Explained: The legal framework behind the lockdown

The government took recourse to two laws separated by more than a century to enforce the national lockdown, besides some provisions of the Constitution

Photo Courtesy: social media
Photo Courtesy: social media

Rahul Gul

In the days leading up to the imposition of nationwide lockdown by PM Narendra Modi on March 24 due to Coronavirus pandemic, especially after he announced a ‘Janata Curfew’ on March 22, there was some speculation if the government would impose a state of emergency, and fears still persist of a ‘Financial Emergency’ being invoked.

According to constitutional expert and former Secretary General of Lok Sabha, PDT Achary, however, although Article 352 of the Constitution originally did give the Centre the authority to do so under three grounds – war, external aggression and internal disturbance – the Janata Party government in 1978 did away with ‘internal disturbance’ clause, replacing it with ‘armed rebellion’. As such, he said, there was no question of an emergency under Article 352 being declared.

There is also a provision to declare a ‘financial emergency’ under Article 360, but this, Achary said, comes into play only when the country is completely broke and would have led to drastic measures like slashing of salaries of even SC and HC judges. “It’s best not to talk too much about it lest someone gets the idea of actually implement it,” he quipped.

So what is the legal and constitutional framework behind the lockdown?

“The Centre took recourse to Article 256 of the Constitution, which stipulates that the Centre can give directions on how to implement laws made by Parliament,” Achary said. Moreover, Article 257 states that the executive power of the states should be exercised in a manner that does not “impede or prejudice” the executive power of the Centre.

The Centre also took recourse to two other laws which provide the Centre and the states the statutory basis for acting against the pandemic: the Epidemic Diseases Act, 1897 (EDA) and the Disaster Management Act, 2005 (DMA).

The EDA indeed gives wide powers to “take, or require or empower any person to take, such measures and, by public notice, prescribe such temporary regulations to be observed by, the public or by any person or class of persons as it shall deem necessary to prevent the outbreak of such disease or the spread thereof, and may determine in what manner and by whom any expenses incurred (including compensation if any) shall be defrayed.”

However, it was enacted by a colonial power when the country did not even have a Constitution. “Moreover, the Central government’s power under this law only seems to be restricted to controlling the movement and detention of vessels at ports,” Achary pointed out.

The second legislation, the DMA, mandates setting up a three-tier Disaster Management Authority at the national, state and district level to formulate a disaster plan for its level. Some of its relevant sections are:

*Section 11(3) sets out the aspects of such a plan. It is to deal with measures to be taken in mitigation and to address preparedness and capacity.

*Section 22(2)(h) permits the state authority/executive committee to give directions to government departments on actions to be taken in response to any threatening disaster.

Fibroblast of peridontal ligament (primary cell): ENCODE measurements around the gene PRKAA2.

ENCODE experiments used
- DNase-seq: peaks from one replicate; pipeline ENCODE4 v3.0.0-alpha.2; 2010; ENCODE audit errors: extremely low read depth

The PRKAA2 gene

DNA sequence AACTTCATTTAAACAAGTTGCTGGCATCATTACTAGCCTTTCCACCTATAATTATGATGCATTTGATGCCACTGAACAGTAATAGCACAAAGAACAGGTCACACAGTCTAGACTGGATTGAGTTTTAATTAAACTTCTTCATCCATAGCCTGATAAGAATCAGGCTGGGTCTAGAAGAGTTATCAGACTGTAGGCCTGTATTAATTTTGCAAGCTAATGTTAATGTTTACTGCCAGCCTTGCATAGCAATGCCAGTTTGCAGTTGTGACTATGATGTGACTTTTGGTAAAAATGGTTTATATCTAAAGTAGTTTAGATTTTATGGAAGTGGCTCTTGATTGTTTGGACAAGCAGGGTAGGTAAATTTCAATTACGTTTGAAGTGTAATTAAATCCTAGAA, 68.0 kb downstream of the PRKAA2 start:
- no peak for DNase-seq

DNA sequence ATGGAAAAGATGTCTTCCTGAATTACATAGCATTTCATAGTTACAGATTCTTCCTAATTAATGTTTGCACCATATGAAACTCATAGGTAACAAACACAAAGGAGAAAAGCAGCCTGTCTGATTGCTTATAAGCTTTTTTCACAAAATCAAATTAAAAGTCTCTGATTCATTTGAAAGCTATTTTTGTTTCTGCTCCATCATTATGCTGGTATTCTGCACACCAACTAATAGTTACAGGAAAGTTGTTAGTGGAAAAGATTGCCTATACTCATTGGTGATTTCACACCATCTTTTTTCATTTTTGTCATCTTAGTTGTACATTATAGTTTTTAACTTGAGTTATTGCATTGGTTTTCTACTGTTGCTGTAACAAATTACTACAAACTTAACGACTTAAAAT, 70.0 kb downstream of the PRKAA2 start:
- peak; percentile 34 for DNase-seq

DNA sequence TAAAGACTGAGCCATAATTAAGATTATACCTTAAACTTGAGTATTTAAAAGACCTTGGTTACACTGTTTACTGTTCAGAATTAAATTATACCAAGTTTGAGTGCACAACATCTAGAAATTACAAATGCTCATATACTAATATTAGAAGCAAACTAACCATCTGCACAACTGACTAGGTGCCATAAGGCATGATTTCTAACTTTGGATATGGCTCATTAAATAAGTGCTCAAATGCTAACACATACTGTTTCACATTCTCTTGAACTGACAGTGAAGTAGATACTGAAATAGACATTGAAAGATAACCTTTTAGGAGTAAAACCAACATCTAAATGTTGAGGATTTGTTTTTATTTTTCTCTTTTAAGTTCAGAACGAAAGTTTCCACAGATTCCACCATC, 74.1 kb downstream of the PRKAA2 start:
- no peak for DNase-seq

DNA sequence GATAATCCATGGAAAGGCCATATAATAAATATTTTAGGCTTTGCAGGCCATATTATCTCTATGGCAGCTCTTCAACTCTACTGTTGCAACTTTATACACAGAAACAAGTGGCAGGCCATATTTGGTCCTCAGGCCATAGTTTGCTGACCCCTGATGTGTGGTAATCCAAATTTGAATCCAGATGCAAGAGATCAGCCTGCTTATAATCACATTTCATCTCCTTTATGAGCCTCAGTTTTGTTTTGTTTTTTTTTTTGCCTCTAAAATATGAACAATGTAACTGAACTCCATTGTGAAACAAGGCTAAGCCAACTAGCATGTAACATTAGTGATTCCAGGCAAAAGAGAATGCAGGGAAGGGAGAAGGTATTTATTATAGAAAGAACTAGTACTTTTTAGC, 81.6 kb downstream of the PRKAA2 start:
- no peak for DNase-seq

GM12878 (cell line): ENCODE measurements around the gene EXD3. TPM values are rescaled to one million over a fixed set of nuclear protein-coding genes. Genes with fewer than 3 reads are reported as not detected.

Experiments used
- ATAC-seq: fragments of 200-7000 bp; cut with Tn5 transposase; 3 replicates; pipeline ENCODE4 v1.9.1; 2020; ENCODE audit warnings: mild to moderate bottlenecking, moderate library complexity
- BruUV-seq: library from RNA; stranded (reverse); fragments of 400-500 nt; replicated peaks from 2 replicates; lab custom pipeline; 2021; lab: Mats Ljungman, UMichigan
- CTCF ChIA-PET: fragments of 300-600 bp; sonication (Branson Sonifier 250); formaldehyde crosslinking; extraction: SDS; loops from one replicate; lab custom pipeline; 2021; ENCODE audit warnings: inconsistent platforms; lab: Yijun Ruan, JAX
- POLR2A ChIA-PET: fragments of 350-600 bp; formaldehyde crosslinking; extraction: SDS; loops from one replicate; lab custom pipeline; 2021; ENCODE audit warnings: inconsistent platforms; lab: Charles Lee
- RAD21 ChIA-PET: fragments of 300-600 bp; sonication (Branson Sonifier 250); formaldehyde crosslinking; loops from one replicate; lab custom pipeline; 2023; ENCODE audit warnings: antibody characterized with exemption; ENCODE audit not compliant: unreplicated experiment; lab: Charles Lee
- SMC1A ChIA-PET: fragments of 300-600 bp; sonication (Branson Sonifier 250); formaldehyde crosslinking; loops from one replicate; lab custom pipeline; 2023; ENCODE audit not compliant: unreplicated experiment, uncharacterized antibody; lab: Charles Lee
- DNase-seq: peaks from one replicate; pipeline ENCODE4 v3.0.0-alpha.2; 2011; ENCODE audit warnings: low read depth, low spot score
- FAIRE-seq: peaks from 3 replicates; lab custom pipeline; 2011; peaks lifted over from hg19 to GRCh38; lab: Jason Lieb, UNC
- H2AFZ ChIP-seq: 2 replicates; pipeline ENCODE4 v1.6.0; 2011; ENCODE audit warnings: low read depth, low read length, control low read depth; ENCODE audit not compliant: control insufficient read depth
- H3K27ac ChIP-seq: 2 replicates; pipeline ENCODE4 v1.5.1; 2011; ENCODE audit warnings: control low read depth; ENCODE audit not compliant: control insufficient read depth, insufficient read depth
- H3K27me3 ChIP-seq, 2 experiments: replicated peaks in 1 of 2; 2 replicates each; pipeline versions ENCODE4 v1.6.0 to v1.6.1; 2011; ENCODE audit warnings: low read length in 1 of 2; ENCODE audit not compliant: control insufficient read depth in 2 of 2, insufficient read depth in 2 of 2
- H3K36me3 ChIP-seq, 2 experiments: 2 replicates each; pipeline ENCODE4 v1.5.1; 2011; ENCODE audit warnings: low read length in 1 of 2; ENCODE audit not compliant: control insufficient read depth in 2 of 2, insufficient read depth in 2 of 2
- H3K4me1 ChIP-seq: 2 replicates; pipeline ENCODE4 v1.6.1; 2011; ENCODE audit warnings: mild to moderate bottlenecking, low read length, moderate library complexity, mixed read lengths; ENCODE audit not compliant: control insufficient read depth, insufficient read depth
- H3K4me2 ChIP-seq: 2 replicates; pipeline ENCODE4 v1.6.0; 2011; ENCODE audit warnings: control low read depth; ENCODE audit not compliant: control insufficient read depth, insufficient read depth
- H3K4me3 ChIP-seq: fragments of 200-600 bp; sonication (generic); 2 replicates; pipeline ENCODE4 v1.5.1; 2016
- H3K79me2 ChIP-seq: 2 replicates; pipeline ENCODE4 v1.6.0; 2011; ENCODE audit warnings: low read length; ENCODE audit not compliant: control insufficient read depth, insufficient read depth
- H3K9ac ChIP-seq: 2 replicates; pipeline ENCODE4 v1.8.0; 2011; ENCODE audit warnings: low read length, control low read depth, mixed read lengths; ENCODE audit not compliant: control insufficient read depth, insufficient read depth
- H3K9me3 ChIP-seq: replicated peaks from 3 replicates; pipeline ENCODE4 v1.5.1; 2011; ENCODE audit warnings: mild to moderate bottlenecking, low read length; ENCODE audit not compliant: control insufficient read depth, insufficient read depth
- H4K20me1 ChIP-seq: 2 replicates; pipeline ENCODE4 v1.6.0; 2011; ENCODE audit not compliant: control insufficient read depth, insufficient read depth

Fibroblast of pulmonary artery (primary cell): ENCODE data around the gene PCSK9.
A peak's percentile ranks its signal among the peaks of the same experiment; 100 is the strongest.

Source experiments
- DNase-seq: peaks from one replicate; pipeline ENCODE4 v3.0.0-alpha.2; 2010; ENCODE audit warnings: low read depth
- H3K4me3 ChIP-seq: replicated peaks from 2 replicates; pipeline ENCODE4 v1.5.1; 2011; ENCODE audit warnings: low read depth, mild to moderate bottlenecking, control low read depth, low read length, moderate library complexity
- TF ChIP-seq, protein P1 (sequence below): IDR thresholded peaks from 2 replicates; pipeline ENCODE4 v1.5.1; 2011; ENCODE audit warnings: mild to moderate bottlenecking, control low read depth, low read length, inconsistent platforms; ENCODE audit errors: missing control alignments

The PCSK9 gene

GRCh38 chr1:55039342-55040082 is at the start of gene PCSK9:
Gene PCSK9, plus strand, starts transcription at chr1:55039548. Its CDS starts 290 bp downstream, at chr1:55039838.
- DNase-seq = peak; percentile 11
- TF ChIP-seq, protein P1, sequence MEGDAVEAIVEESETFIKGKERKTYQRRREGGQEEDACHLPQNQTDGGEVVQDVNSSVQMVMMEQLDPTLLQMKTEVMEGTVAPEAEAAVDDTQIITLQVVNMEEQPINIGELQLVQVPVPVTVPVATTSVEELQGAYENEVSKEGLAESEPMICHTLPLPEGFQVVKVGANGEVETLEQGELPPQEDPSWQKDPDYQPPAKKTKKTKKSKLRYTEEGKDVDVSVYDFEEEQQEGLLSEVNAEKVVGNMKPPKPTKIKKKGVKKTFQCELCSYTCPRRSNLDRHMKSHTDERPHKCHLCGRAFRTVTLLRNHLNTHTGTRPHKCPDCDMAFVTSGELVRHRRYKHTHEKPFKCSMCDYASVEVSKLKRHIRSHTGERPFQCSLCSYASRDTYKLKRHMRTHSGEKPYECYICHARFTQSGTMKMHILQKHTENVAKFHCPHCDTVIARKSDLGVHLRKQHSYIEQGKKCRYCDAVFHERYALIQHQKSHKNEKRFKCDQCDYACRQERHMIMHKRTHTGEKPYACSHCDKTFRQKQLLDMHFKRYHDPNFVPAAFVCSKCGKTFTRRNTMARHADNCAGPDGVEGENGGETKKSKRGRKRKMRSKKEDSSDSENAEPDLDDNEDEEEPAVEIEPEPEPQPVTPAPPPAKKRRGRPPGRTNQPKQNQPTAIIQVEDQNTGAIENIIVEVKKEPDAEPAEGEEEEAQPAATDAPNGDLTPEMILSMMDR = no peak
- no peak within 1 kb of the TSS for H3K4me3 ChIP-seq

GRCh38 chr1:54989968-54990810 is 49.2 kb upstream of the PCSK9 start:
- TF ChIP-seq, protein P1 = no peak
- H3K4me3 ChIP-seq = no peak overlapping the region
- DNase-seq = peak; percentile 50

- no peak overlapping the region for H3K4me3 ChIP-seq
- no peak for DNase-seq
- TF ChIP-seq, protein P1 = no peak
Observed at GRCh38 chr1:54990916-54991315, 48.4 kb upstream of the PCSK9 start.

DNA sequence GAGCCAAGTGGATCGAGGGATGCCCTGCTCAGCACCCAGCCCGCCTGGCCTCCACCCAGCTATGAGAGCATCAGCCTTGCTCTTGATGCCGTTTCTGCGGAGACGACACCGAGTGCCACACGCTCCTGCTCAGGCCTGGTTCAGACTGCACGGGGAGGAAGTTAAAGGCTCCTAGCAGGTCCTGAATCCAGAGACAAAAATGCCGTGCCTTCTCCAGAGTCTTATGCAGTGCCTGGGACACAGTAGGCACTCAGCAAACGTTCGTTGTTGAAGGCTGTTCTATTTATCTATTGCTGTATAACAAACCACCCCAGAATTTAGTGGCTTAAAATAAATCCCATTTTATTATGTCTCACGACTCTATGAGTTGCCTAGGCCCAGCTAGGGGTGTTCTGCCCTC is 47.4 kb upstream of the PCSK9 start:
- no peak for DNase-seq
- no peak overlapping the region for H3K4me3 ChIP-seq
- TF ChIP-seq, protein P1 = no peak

*Sections 24 and 34 empower the state executive committees and the district authority to control or restrict the movement of vehicular traffic or people from or within a vulnerable or affected area, and to take any measures that may be warranted by such a situation. Section 30 replicates this model for the district level.

*Section 35 permits the Central government to take such measures as (a) coordinate work between the various authorities and government departments (b) deployment of forces and (c) other matters to secure “effective implementation”.

*Section 36 creates a statutory responsibility on all Central government departments to comply with the directions of the national authority.

*Section 51 sets an imprisonment term of one year (two years in the event of loss of lives) for persons obstructing discharge of functions by any government officer or employee.

*Section 6 empowers the Central government to issue binding directions to authorities and state governments.

Coinciding with the PM’s address to the nation, the National Disaster Management Authority (NDMA) issued social distancing guidelines on March 24, considering the “coronavirus pandemic” as a “disaster” within the meaning of the DMA. The Union home secretary forwarded these lockdown guidelines to the states and UTs by an order of the same date. The measures included shutting of all non-essential government establishments, all commercial and private establishments, industries, transport by air, rail and road, hospitality services, educational institutions, places of worship, political gatherings, etc. Certain exceptions for medical staff, journalists, petrol pumps, essential stores, etc were provided for.

The district collectors were to be “incident commanders” in each district who would also decide on who should be issued exception passes. Downstream, in several states, competent authorities issued orders under Section 144 of the CrPC, prohibiting more than five people from assembling in public places.

Achary, however, opined that the DMA was enacted with a view to deal with natural disasters rather than a pandemic, although the government went ahead and declared it as a ‘disaster’.

Further, he said, “In an ideal scenario, the government should have involved the states in a spirit of cooperative federalism rather than the top down approach that was adopted.”

However, at the end of the day, it came down to the Doctrine of Necessity, which proclaims loud and clear that “Necessity knows no law”.

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